III.

= (₹ 25,00,000 – ₹ 2,50,000) × $$\frac{60 \text { Days }}{360 \text { Days }}$$
= ₹ 3,75,000

IV. Reduction in working capital
= (₹ 25,00,000 – ₹ 2,50,000) × 30 days/360 days = ₹ 1,87,500

Components Wise Estimation Method (Cash Cost App-Roach)

Question 19.
The management of MNP Company Ltd. is planning to expand its business and consult you to prepare an estimated working capital statement.

The records of the company revealed the following annual information:

Sales:
Domestic at one month’s credit : ₹ 24,00,000
Export at three month’s credit : ₹ 10,80,000
(Sales price 10% below Domestic price)
Material used (suppliers extend two months credit) : ₹ 9,00,000
Lag in payment of wages – 1/2 month: ₹ 7,20,000
Lag in payment of manufacturing expenses (cash) – 1 month: ₹ 10,80,000
Lag in payment of administrative expenses – 1 month : ₹ 2,40,000
Sales promotion expenses payable quarterly in advance : ₹ 1,50,000
Income tax payable in four instalments (of which one falls in the next financial year) : ₹ 2,25,000

Rate of gross profit is 20%. Ignore work-in-progress and depreciation. The company keeps one month’s stock of raw materials and finished goods (each) and believes in keeping ₹ 2,50,000 available to it including the over draft limit of ₹ 75,000 not yet utilized by the company. The management is also of the opinion to make 12% margin for contingencies on computed figure.

You are required to prepare the estimated working capital statement for next year. (16 Marks May 2011)

Statement of Working Capital Requirement (Cash Cost Basis)

Working Notes:

1. Projected Income Statement

2. Calculation of Cash cost of Debtors:
Export sales (10% below domestic sales price) = 10,80,000
Export sales equivalent to domestic sales = 10,80,000 × $$\frac{100}{90}$$
= 12,00,000
Total equivalent domestic sales = 24,00,000 + 12,00,000
= 36,00,000

Apportionment of cash cost of sales except sales promotion expenses in proportion of equivalent domestic sales between Domestic and Foreign Sales:
Domestic sales = 29,40,000 × $$\frac{24,00,000}{36,00,000}$$ = 19,60,000
Foreign sales = 29,40,000 × $$\frac{12,00,000}{36,00,000}$$ = 9,80,000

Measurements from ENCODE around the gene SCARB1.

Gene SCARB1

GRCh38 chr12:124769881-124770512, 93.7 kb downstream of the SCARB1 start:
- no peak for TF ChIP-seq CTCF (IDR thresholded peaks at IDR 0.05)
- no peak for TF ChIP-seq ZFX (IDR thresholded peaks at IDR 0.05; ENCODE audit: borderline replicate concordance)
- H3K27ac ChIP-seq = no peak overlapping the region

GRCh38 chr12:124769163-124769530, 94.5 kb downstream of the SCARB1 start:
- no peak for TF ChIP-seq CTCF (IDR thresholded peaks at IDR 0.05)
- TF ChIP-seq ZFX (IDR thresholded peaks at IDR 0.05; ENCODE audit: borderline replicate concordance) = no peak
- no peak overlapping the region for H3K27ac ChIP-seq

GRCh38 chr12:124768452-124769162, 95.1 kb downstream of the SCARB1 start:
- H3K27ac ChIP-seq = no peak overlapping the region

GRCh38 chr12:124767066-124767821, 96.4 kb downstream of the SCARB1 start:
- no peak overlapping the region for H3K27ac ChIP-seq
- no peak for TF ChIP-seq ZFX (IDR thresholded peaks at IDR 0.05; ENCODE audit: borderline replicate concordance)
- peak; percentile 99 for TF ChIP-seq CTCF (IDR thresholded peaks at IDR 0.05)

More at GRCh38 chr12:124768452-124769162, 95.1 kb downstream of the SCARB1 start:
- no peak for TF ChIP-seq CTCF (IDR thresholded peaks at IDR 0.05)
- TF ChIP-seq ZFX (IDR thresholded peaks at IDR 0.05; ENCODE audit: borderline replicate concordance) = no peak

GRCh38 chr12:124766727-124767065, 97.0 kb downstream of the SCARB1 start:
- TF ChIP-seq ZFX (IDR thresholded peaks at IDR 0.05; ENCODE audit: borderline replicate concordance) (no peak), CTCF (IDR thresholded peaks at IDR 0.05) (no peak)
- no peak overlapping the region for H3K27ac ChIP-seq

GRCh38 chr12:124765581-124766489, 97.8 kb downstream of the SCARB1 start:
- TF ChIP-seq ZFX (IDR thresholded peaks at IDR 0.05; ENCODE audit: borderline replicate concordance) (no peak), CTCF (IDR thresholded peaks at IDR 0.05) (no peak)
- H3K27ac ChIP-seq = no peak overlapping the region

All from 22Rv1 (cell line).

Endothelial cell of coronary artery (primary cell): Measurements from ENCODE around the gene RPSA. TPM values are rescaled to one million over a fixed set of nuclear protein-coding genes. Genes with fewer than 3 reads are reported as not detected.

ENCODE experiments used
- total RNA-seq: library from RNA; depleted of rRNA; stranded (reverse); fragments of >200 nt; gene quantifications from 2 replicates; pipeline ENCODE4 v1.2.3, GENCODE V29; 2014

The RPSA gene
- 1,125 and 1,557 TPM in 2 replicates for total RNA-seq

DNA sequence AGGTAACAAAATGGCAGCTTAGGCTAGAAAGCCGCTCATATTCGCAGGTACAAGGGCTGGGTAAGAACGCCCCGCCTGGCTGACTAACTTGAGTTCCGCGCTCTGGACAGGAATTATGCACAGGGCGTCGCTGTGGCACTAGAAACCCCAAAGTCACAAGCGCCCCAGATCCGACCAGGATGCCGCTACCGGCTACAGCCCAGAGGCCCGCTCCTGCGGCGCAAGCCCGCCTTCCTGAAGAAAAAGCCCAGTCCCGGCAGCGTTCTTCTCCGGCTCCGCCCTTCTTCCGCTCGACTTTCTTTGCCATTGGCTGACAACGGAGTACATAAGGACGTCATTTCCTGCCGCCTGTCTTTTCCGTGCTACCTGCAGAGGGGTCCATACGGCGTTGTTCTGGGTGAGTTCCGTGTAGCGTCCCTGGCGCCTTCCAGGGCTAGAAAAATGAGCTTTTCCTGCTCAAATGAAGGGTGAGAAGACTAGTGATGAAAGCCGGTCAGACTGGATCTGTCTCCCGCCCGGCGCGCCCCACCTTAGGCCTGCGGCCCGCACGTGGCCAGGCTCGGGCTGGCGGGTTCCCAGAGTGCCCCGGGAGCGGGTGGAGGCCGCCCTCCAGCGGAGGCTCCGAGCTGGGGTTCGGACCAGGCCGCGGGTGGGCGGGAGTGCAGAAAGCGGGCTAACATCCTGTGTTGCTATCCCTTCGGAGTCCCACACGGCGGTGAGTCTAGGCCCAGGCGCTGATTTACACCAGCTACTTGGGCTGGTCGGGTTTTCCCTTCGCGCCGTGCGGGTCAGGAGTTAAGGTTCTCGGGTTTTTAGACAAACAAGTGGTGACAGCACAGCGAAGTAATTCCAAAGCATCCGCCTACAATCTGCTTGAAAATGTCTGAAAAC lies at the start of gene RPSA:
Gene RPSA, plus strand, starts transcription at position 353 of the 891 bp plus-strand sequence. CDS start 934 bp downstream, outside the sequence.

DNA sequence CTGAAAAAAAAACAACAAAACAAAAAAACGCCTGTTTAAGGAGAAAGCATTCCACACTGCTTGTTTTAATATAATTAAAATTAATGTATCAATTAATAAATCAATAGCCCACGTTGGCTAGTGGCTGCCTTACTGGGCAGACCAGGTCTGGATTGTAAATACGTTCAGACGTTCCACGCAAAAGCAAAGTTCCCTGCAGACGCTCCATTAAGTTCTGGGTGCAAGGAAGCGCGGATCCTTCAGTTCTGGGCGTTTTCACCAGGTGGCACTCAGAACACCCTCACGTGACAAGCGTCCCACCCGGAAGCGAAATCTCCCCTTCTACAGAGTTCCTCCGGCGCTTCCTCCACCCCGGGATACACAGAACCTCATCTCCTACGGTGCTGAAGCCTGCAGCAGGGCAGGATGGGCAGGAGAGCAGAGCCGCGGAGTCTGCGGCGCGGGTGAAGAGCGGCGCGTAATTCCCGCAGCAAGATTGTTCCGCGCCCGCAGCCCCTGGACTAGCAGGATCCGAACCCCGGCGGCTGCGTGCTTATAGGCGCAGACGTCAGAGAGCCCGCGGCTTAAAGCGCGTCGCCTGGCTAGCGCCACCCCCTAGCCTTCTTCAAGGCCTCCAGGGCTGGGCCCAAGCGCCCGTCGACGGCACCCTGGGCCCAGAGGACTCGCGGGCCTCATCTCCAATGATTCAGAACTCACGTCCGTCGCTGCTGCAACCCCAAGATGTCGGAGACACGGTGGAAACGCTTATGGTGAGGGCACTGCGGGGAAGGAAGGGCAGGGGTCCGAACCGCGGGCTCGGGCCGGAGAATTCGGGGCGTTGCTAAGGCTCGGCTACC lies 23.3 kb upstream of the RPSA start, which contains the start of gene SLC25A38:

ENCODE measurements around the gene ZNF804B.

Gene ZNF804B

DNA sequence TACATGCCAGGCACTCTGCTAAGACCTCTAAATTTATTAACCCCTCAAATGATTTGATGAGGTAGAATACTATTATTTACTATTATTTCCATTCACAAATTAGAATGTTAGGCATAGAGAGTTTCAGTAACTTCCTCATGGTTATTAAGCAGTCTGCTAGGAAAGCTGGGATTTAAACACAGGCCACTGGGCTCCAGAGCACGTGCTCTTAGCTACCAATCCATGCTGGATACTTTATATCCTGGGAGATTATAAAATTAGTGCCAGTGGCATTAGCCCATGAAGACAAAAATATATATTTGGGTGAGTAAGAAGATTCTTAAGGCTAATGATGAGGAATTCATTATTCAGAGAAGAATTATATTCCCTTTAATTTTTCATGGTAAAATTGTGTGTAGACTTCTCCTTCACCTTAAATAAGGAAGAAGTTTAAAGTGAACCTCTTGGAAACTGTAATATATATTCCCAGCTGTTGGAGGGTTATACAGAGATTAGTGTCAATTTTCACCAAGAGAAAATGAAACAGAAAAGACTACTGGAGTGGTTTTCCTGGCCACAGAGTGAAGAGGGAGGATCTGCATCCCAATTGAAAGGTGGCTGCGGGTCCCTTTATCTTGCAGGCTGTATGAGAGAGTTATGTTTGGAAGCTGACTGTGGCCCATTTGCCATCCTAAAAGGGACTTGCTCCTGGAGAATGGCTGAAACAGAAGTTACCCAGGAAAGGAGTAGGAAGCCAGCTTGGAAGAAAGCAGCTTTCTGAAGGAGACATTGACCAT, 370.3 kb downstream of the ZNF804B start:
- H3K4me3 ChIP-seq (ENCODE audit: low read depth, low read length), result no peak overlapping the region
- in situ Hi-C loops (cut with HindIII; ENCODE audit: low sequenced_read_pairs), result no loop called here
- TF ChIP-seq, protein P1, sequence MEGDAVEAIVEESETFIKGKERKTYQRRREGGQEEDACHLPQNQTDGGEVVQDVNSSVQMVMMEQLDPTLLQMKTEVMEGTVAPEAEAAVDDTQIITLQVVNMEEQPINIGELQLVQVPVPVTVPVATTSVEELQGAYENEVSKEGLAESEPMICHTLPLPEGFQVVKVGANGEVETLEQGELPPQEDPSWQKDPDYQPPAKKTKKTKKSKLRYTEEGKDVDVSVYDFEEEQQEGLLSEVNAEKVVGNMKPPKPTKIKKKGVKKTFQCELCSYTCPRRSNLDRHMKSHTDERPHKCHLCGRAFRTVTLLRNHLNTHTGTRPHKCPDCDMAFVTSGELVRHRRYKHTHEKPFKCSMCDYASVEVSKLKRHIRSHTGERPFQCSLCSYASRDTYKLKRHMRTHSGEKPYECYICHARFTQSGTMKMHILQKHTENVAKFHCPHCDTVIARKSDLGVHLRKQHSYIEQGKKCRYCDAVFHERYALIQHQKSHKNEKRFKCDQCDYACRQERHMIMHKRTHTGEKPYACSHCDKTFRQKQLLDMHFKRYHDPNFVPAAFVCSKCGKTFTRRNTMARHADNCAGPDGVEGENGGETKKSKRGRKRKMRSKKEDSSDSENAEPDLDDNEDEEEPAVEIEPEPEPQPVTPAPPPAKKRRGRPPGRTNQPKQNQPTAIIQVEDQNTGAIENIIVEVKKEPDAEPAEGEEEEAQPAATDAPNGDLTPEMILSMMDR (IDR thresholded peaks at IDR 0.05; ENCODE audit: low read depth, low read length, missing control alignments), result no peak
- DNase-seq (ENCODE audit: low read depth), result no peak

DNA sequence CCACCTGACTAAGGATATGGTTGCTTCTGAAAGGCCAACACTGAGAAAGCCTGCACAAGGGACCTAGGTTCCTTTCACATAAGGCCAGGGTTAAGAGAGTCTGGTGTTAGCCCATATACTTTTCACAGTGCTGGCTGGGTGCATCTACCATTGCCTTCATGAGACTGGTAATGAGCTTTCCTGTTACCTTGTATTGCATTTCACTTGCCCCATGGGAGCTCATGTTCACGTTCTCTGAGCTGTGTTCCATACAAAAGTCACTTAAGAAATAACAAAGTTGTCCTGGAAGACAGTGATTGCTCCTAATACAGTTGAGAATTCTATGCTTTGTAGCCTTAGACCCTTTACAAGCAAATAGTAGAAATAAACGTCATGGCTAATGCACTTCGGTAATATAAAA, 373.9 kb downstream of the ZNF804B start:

Apportionment of sales promotion expenses between Domestic and Foreign Sales in sales ratio:
Domestic sales = 1,50,000 × $$\frac{24,00,000}{34,80,000}$$ = 1,03,448
Foreign sales = 1,50,000 × $$\frac{10,80,000}{34,80,000}$$ = 46,552

Question 20.
STN Ltd. is a readymade garment manufacturing company. Its production cycle indicates that materials are introduced in the beginning of the production phase; wages and overhead accrue evenly throughout the period of cycle.

The following figures for the 12 months ending 31st December 2011 are given:
Production of shirts : 54,000 units
Selling price per unit : ₹ 200
Duration of the production cycle : 1 month
Raw material Inventory held : 2 month’s consumption
Finished goods stock held for : 1 month
Credit allowed to debtors : 1.5 months
Credit allowed by creditors : 1 month

Wages are paid in (lie next month following the month of accrual. In the work in progress 50% of wages and overheads are supposed to be conversion costs. The ratios of cost to sales price are raw materials 60%, direct wages 10% and overheads 20%. Cash is to be held to the extent of 40% of current liabilities and safety margin of 15% will be maintained.

Calculate amount of working capital required for the company on a cash cost basis. (8 Marks May 12)
Statement of Working Capital Requirement (Cash Cost Basis)

Working Notes:
Projected Income Statement

Question 21.
Black Limited has furnished the following cost sheet: